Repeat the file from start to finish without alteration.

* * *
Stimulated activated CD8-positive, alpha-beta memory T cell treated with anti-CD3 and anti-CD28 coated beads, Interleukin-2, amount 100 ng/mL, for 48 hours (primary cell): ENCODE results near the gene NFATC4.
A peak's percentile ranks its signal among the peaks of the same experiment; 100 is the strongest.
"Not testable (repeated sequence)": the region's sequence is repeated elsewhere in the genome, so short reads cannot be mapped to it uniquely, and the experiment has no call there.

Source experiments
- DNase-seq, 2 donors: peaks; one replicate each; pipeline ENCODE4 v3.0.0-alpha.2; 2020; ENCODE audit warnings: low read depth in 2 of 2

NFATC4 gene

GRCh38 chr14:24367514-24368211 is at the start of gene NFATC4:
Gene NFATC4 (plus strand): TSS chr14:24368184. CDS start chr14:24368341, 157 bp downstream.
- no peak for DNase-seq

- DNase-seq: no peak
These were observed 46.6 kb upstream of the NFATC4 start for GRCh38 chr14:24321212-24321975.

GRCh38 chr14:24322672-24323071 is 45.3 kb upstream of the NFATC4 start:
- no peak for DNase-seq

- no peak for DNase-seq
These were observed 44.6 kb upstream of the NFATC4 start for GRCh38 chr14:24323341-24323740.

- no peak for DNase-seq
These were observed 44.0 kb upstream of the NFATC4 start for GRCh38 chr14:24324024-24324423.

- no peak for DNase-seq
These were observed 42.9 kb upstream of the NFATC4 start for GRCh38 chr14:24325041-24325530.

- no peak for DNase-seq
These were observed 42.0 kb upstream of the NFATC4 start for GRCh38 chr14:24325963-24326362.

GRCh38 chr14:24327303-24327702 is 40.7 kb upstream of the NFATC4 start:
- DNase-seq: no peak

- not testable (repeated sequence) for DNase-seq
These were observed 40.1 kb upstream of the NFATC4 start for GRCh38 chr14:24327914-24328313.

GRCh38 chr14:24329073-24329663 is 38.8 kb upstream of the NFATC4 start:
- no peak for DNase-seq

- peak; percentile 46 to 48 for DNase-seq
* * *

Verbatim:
Stimulated activated CD8-positive, alpha-beta memory T cell treated with anti-CD3 and anti-CD28 coated beads, Interleukin-2, amount 100 ng/mL, for 48 hours (primary cell): ENCODE results near the gene NFATC4.
A peak's percentile ranks its signal among the peaks of the same experiment; 100 is the strongest.
"Not testable (repeated sequence)": the region's sequence is repeated elsewhere in the genome, so short reads cannot be mapped to it uniquely, and the experiment has no call there.

Source experiments
- DNase-seq, 2 donors: peaks; one replicate each; pipeline ENCODE4 v3.0.0-alpha.2; 2020; ENCODE audit warnings: low read depth in 2 of 2

NFATC4 gene

GRCh38 chr14:24367514-24368211 is at the start of gene NFATC4:
Gene NFATC4 (plus strand): TSS chr14:24368184. CDS start chr14:24368341, 157 bp downstream.
- no peak for DNase-seq

- DNase-seq: no peak
These were observed 46.6 kb upstream of the NFATC4 start for GRCh38 chr14:24321212-24321975.

GRCh38 chr14:24322672-24323071 is 45.3 kb upstream of the NFATC4 start:
- no peak for DNase-seq

- no peak for DNase-seq
These were observed 44.6 kb upstream of the NFATC4 start for GRCh38 chr14:24323341-24323740.

- no peak for DNase-seq
These were observed 44.0 kb upstream of the NFATC4 start for GRCh38 chr14:24324024-24324423.

- no peak for DNase-seq
These were observed 42.9 kb upstream of the NFATC4 start for GRCh38 chr14:24325041-24325530.

- no peak for DNase-seq
These were observed 42.0 kb upstream of the NFATC4 start for GRCh38 chr14:24325963-24326362.

GRCh38 chr14:24327303-24327702 is 40.7 kb upstream of the NFATC4 start:
- DNase-seq: no peak

- not testable (repeated sequence) for DNase-seq
These were observed 40.1 kb upstream of the NFATC4 start for GRCh38 chr14:24327914-24328313.

GRCh38 chr14:24329073-24329663 is 38.8 kb upstream of the NFATC4 start:
- no peak for DNase-seq

- peak; percentile 46 to 48 for DNase-seq